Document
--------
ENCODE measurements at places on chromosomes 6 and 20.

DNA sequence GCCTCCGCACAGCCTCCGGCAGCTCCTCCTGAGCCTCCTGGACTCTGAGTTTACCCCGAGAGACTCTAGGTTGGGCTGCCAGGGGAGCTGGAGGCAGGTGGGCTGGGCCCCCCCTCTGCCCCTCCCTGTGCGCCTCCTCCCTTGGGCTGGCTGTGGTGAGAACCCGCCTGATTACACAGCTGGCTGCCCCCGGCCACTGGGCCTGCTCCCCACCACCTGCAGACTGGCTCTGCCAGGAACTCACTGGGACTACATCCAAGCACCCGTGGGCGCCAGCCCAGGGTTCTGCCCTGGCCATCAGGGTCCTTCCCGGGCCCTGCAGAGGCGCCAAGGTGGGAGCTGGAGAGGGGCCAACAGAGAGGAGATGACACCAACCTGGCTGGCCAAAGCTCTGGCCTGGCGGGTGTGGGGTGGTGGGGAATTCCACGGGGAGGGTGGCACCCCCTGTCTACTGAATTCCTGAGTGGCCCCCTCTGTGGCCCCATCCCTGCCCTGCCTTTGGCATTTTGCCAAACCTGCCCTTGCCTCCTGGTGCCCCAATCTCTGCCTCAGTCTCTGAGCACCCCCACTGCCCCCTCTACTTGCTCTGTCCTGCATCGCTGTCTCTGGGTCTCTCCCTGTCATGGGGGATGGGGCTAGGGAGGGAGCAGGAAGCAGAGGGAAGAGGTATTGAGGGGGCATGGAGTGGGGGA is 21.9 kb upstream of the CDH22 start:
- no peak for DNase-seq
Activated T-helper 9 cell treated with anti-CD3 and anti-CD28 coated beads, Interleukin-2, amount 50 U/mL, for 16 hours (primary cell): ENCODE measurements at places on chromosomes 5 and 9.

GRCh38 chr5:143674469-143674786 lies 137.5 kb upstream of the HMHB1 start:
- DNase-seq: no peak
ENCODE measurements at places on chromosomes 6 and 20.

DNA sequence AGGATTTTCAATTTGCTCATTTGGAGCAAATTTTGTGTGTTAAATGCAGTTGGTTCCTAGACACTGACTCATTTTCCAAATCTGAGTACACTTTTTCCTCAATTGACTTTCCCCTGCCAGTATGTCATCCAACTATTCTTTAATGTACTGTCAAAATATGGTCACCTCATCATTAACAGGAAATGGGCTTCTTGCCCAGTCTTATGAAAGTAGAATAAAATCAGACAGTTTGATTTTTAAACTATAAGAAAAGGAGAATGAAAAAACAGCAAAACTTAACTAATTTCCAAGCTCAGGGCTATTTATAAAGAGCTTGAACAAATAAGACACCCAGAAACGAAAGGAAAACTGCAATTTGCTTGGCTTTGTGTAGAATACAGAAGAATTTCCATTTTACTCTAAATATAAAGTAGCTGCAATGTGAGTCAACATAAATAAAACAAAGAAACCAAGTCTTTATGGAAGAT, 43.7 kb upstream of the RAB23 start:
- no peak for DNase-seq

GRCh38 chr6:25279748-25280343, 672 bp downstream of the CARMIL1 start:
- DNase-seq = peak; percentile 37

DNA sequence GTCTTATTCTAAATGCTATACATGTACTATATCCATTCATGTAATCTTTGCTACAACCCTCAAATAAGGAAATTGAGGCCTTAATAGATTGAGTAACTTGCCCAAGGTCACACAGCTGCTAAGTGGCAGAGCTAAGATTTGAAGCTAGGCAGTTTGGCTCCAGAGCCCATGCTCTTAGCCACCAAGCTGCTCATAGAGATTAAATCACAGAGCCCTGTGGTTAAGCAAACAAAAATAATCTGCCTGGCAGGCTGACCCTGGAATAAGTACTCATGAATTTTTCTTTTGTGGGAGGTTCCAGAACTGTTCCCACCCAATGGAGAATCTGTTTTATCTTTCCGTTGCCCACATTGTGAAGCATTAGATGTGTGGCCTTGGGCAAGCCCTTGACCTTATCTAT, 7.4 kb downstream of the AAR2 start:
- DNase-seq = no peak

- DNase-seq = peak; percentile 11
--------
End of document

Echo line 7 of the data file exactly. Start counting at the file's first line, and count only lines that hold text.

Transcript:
ENCODE measurements at places on chromosomes 6 and 20.